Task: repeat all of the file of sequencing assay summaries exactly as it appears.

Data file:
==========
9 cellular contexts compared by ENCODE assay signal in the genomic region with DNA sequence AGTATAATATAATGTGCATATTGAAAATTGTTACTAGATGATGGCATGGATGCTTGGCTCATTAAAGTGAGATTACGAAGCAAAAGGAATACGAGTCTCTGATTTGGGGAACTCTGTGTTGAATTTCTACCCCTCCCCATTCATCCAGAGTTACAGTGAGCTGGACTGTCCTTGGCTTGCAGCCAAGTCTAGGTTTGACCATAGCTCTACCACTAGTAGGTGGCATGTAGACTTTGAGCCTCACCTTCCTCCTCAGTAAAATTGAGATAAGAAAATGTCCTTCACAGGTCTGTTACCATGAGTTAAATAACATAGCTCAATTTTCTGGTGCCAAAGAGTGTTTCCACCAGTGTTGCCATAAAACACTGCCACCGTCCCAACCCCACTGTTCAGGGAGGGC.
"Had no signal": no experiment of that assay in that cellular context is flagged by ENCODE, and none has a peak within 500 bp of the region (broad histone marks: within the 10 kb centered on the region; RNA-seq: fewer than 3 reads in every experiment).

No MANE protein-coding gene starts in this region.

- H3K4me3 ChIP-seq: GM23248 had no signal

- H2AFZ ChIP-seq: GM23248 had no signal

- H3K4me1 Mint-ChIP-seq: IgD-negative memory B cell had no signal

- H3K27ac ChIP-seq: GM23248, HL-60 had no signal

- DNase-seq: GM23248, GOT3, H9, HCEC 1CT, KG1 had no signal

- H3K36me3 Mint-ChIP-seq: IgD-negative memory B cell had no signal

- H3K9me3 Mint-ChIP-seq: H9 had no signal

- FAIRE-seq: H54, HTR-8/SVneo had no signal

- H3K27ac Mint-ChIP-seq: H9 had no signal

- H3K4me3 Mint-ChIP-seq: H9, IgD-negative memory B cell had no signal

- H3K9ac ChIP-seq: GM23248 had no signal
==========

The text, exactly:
9 cellular contexts compared by ENCODE assay signal in the genomic region with DNA sequence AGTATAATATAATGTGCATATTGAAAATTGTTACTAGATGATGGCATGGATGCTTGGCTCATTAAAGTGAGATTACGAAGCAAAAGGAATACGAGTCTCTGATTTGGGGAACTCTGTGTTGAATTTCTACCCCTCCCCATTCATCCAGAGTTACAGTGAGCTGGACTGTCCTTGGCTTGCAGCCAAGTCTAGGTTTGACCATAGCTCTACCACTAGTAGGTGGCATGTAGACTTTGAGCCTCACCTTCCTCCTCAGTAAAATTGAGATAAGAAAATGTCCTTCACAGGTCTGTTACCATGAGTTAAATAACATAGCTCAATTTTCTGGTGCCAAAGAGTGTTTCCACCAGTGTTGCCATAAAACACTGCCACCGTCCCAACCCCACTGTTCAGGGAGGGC.
"Had no signal": no experiment of that assay in that cellular context is flagged by ENCODE, and none has a peak within 500 bp of the region (broad histone marks: within the 10 kb centered on the region; RNA-seq: fewer than 3 reads in every experiment).

No MANE protein-coding gene starts in this region.

- H3K4me3 ChIP-seq: GM23248 had no signal

- H2AFZ ChIP-seq: GM23248 had no signal

- H3K4me1 Mint-ChIP-seq: IgD-negative memory B cell had no signal

- H3K27ac ChIP-seq: GM23248, HL-60 had no signal

- DNase-seq: GM23248, GOT3, H9, HCEC 1CT, KG1 had no signal

- H3K36me3 Mint-ChIP-seq: IgD-negative memory B cell had no signal

- H3K9me3 Mint-ChIP-seq: H9 had no signal

- FAIRE-seq: H54, HTR-8/SVneo had no signal

- H3K27ac Mint-ChIP-seq: H9 had no signal

- H3K4me3 Mint-ChIP-seq: H9, IgD-negative memory B cell had no signal

- H3K9ac ChIP-seq: GM23248 had no signal